Relational Database For Relational Databases

1841 Words8 Pages
A simple, unpopular family-owned store has just created a website. On this website, they give their customers the ability to create accounts, shop, buy products and have products shipped directly to their homes. Every customer’s personal, shipping and payment information as well as every product’s price, description and/or picture is needed to be stored and organized somewhere where it could be easily processed. All this necessary data could most likely be found in a relational database that the store uses to efficiently run all the necessary transactions. In this database, all the data is collected and grouped into different pockets or tables that better categorize the information. Through the relationships created between the tables,…show more content…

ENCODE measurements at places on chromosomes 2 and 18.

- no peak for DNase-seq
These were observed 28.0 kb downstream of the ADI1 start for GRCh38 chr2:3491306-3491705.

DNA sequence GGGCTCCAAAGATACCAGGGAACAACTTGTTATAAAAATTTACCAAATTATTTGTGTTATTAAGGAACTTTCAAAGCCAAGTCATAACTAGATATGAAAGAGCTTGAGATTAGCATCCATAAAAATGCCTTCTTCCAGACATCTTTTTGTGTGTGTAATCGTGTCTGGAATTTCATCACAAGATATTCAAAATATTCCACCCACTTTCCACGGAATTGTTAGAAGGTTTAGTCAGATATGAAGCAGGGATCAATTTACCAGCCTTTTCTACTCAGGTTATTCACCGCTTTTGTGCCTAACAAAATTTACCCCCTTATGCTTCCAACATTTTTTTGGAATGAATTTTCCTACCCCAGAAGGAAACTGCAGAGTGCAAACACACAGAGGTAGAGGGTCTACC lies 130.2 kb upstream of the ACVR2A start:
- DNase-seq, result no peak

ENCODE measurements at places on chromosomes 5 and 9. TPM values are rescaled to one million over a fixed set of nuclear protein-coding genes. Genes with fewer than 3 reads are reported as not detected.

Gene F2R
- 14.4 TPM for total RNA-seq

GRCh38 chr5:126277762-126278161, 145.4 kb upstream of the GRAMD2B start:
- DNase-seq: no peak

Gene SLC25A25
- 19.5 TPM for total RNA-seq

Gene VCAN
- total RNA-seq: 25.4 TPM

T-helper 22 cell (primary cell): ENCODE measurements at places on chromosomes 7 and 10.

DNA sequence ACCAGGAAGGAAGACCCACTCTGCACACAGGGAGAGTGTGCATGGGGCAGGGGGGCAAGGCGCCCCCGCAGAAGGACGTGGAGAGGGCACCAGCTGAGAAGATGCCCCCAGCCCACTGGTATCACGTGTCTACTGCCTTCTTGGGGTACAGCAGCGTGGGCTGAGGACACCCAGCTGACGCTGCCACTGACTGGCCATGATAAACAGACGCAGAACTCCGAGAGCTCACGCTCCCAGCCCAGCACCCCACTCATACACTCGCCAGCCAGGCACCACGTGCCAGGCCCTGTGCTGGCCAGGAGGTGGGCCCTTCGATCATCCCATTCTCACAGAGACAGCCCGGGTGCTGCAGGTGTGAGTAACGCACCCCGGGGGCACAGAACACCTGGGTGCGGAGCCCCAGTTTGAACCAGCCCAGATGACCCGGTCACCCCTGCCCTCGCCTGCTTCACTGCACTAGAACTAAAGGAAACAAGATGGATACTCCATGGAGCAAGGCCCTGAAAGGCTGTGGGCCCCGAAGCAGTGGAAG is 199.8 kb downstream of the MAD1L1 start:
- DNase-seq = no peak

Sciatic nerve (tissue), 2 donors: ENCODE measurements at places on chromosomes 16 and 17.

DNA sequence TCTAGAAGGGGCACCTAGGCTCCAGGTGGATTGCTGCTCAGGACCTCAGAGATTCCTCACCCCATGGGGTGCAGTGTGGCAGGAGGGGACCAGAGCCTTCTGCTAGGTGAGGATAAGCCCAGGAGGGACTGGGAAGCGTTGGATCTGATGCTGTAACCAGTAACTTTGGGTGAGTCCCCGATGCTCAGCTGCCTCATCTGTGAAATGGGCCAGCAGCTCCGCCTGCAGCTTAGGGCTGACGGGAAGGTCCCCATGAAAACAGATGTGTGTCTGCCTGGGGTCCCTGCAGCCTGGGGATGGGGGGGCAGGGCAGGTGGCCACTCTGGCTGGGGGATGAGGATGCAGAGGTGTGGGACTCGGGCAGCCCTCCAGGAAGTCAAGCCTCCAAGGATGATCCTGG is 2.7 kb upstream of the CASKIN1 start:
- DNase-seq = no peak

It has become hard to scale relational databases in the direction and to the degree needed to manage big data in a successful and less expensive way. Instead, a new system, known as “NoSQL” or “Not Only SQL”, has been created that makes the processing of terabytes and even petabytes of data possible (Paghy, “RDBMS to NoSQL”). Many social networking and/or big data companies like Facebook, Twitter, Yahoo, Google and Amazon are now known for using NoSQL databases. This is because NoSQL systems are non-relational and do not structure their data in tables or typically manipulate or process the data with SQL. Having less restrictions than a relational database, NoSQL has the ability to better handle huge quantities of data in a more efficient way (Moniruzzaman, “NoSQL Database…”). This paper will dig deeper in the several characteristics of NoSQL database systems that separate them from the relational ones. It will also introduce the different models that make up the system as well and a few examples that are currently being used and becoming popular today. 1. Characteristics of NoSQL NoSQL is best known for typically being “non-relational”, meaning that it can store and link data without any structured restrictions (Paghy, “RDBMS to NoSQL”). This gives NoSQL databases the ability to do so much more than a simple relational database could. It makes them scalable
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